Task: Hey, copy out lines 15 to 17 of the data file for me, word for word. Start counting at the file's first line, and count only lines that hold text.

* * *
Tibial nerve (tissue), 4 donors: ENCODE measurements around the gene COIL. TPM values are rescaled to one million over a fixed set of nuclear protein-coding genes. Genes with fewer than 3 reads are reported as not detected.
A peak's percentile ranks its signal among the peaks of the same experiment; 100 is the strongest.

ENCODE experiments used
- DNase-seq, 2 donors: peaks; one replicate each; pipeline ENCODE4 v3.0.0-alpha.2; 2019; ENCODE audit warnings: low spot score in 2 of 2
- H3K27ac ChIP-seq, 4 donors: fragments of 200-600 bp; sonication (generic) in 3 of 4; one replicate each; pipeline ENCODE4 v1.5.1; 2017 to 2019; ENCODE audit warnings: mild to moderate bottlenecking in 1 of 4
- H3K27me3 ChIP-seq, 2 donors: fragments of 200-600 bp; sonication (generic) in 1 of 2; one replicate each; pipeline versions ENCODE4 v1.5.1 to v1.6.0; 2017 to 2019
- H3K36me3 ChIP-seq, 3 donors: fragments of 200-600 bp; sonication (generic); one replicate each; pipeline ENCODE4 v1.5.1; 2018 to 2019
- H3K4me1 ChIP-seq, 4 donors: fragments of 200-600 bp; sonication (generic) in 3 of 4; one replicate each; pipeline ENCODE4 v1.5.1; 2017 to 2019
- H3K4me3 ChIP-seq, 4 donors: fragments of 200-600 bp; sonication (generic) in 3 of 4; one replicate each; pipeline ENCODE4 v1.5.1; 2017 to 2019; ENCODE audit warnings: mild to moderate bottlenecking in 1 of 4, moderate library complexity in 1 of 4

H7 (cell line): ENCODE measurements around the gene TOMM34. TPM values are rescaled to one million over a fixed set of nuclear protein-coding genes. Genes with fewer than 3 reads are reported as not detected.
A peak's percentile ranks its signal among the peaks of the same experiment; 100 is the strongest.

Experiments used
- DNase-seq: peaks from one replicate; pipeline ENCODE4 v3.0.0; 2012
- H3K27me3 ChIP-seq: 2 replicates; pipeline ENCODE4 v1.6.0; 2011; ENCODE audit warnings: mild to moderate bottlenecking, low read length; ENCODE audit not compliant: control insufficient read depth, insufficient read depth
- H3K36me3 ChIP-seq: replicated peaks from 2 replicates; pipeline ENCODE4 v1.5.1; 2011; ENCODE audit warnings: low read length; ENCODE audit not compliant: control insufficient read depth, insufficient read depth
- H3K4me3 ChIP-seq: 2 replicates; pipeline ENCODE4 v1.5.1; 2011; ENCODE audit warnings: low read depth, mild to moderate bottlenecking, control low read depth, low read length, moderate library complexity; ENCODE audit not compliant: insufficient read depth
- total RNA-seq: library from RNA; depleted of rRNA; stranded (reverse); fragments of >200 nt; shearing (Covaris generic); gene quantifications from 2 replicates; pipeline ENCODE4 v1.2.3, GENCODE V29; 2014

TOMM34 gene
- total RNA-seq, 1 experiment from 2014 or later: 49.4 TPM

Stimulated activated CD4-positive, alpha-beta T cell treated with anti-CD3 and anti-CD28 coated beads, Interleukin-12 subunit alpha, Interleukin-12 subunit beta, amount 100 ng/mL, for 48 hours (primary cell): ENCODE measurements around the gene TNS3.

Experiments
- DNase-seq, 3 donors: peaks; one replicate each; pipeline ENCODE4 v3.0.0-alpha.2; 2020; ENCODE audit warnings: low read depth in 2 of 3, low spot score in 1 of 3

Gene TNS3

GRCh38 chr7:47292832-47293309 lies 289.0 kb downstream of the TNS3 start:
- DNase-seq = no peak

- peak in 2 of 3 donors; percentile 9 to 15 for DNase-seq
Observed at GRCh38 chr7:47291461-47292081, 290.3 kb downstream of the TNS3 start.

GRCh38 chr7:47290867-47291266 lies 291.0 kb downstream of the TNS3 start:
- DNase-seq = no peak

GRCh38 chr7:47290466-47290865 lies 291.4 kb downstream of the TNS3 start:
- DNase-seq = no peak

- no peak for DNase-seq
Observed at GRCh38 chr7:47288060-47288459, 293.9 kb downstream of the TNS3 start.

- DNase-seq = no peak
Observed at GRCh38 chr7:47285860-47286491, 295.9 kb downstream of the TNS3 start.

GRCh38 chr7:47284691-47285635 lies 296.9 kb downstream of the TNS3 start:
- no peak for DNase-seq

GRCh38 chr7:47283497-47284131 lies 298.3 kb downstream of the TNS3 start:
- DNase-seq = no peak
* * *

- H3K36me3 ChIP-seq: replicated peaks from 2 replicates; pipeline ENCODE4 v1.5.1; 2011; ENCODE audit warnings: low read length; ENCODE audit not compliant: control insufficient read depth, insufficient read depth
- H3K4me3 ChIP-seq: 2 replicates; pipeline ENCODE4 v1.5.1; 2011; ENCODE audit warnings: low read depth, mild to moderate bottlenecking, control low read depth, low read length, moderate library complexity; ENCODE audit not compliant: insufficient read depth
- total RNA-seq: library from RNA; depleted of rRNA; stranded (reverse); fragments of >200 nt; shearing (Covaris generic); gene quantifications from 2 replicates; pipeline ENCODE4 v1.2.3, GENCODE V29; 2014